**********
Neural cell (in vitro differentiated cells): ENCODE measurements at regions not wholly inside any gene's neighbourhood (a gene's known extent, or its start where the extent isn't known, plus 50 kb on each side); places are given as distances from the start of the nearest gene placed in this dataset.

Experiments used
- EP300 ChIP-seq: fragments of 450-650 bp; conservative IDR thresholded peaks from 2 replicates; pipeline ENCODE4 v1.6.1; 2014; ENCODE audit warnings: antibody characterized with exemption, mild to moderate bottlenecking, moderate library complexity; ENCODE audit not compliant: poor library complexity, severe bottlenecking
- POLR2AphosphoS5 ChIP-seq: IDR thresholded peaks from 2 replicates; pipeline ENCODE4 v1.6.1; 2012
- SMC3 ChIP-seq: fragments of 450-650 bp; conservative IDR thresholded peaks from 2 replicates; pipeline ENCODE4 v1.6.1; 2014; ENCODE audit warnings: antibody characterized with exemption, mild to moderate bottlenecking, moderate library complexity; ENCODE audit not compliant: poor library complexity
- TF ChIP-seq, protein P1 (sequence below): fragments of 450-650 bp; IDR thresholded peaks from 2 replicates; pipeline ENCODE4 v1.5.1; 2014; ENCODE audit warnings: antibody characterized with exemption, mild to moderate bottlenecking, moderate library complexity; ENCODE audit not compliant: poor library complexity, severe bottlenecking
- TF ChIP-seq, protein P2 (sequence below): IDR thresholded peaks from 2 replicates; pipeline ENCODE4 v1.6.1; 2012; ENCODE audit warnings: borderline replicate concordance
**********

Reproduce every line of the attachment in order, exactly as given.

Neural cell (in vitro differentiated cells): ENCODE measurements at regions not wholly inside any gene's neighbourhood (a gene's known extent, or its start where the extent isn't known, plus 50 kb on each side); places are given as distances from the start of the nearest gene placed in this dataset.

Experiments used
- EP300 ChIP-seq: fragments of 450-650 bp; conservative IDR thresholded peaks from 2 replicates; pipeline ENCODE4 v1.6.1; 2014; ENCODE audit warnings: antibody characterized with exemption, mild to moderate bottlenecking, moderate library complexity; ENCODE audit not compliant: poor library complexity, severe bottlenecking
- POLR2AphosphoS5 ChIP-seq: IDR thresholded peaks from 2 replicates; pipeline ENCODE4 v1.6.1; 2012
- SMC3 ChIP-seq: fragments of 450-650 bp; conservative IDR thresholded peaks from 2 replicates; pipeline ENCODE4 v1.6.1; 2014; ENCODE audit warnings: antibody characterized with exemption, mild to moderate bottlenecking, moderate library complexity; ENCODE audit not compliant: poor library complexity
- TF ChIP-seq, protein P1 (sequence below): fragments of 450-650 bp; IDR thresholded peaks from 2 replicates; pipeline ENCODE4 v1.5.1; 2014; ENCODE audit warnings: antibody characterized with exemption, mild to moderate bottlenecking, moderate library complexity; ENCODE audit not compliant: poor library complexity, severe bottlenecking
- TF ChIP-seq, protein P2 (sequence below): IDR thresholded peaks from 2 replicates; pipeline ENCODE4 v1.6.1; 2012; ENCODE audit warnings: borderline replicate concordance